Allan Manuel, a 22-year-old photo lab technician drafted into the Korean War, remembers the sound of machine gunfire breaking the night’s silence in an abandoned neighborhood in Seoul.
He and other members of the US forces were squatting inside empty houses. Allan Manuel — normally armed with a camera, not a gun — peered into the street from the doorway.
It was the Newport, Rhode Island, native’s only known encounter with battle, but it stayed with him some five decades later. The year was 1952.
“There was nothing to see. All remained quiet,” he recalled in an autobiographical essay written in 2003, which his son held onto for years. “Someone whispered [about] getting the one thing we had plenty of — an empty beer can — [and] he threw the can out onto the street with a clatter. The can was met by a burst of machine gun fire, and it went dancing down the street.”
They never found out who fired those shots. But Manuel, who faced potential battle with only eight bullets to his name, made sure that he stuffed his footlocker full of ammunition from then on.
“There was hardly any room for my clothes,” Manuel wrote. “But I’m happy to say that all my ammo was still there in my locker when I returned home to my wife and infant son.”
This is just one forgotten moment of the famously “forgotten war” — the Korean War, which ended in a ceasefire in 1953. It’s still technically ongoing, even as President Donald Trump and North Korean leader Kim Jong-un keep an open dialogue after two face-to-face summits. It’s a war that brutally claimed nearly 36,574 American lives, plus some 2.8 million more across all countries involved.
Now, Manuel’s son — 58-year-old Paul Manuel — is sifting through his father’s never-before-seen photos of life during his nine-month service between 1951 and 1952. They don’t illustrate a complete picture of the war, but they do reveal much about vibrant life on the Korean peninsula in a time of overwhelming death — and when most were certainly suffering.
“These photos are just phenomenal to me,” Paul said. “It’s like, wow, this is a part of my father’s life I didn’t really know anything about.”
Despite holding onto these photos for decades, Allan Manuel didn’t appear to think about the Korean War.
“He didn’t really talk about it,” his son, Paul Manuel, said. “He would put slides [of the Korean War] up on the screen when I was really little, but I don’t remember them and I didn’t really care.”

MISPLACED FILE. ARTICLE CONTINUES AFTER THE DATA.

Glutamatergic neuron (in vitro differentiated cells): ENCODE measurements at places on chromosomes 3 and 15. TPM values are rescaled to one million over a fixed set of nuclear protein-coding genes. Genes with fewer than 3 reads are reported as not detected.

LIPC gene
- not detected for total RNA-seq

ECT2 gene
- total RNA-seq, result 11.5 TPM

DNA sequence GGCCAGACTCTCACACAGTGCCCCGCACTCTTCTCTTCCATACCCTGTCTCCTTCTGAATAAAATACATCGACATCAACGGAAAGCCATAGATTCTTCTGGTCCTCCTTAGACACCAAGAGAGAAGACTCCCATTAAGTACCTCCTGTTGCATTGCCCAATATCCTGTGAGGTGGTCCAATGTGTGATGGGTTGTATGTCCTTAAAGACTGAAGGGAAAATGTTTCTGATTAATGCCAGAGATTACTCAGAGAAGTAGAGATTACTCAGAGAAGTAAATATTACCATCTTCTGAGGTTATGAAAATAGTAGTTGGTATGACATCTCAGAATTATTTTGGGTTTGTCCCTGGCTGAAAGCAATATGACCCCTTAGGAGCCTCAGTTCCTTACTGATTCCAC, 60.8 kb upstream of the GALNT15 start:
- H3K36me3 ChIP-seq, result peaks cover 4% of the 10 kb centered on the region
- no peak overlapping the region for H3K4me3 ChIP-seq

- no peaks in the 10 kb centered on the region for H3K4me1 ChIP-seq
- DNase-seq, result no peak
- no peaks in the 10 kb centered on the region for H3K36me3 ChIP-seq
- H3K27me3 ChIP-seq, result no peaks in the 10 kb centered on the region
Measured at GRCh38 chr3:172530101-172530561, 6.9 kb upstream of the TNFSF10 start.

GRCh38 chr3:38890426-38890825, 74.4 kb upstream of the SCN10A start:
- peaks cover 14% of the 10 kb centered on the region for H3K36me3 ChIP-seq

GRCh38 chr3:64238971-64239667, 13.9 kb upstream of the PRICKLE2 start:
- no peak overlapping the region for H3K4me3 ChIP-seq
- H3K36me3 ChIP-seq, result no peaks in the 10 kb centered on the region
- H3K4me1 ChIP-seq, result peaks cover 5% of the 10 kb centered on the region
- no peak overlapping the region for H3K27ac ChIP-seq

It wasn’t until Allan Manuel started to lose his eyesight and his memory that the photos truly resurfaced. He started filing them into folders on his computer, perhaps to revisit his memories and preserve them. Then, about six years ago, Paul started collecting them as his father’s health declined.
“I’ve been trying to save everything I can. … I just thought, ‘Wow, these are incredible,’” Paul said. “He and his friends would go out around Seoul, take pictures and just meet with people and talk with them.”
The photos show rubble, ruins, soldiers marching in towns — but also children at play in rivers and outside of US military bases. They show American and South Korean soldiers working on the underbellies of cars, or elderly women selling vegetables in shi-jang street markets.
Life during the Korean War was exceptionally hard for all parties involved. And in a sense, Allan Manuel’s photos show that — but with dignity, if not a touch of optimism.
“You can tell the photographer was really interested in the people in Korea and not in a demeaning, exoticizing kind of way,” said C. Harrison Kim, a professor at the University of Hawaii at Manoa and author of “Heroes and Toilers: Work as Life in Postwar Korea.” “I think he wanted to show Koreans in a rather happy, kind of communal life.”
“What’s interesting is that he photographed the National Science Museum, which is completely bombed out, but he also went to tiny little villages to take these photos,” said Jung Joon Lee, an assistant professor of history and theory of photography at the Rhode Island School of Design. Jung has seen thousands of Korean War photos over the course of her career. “Perhaps in his personal archive, he is trying to encompass the direct hit of war on Seoul, but also how the local life still continues. That’s quite fascinating to me.”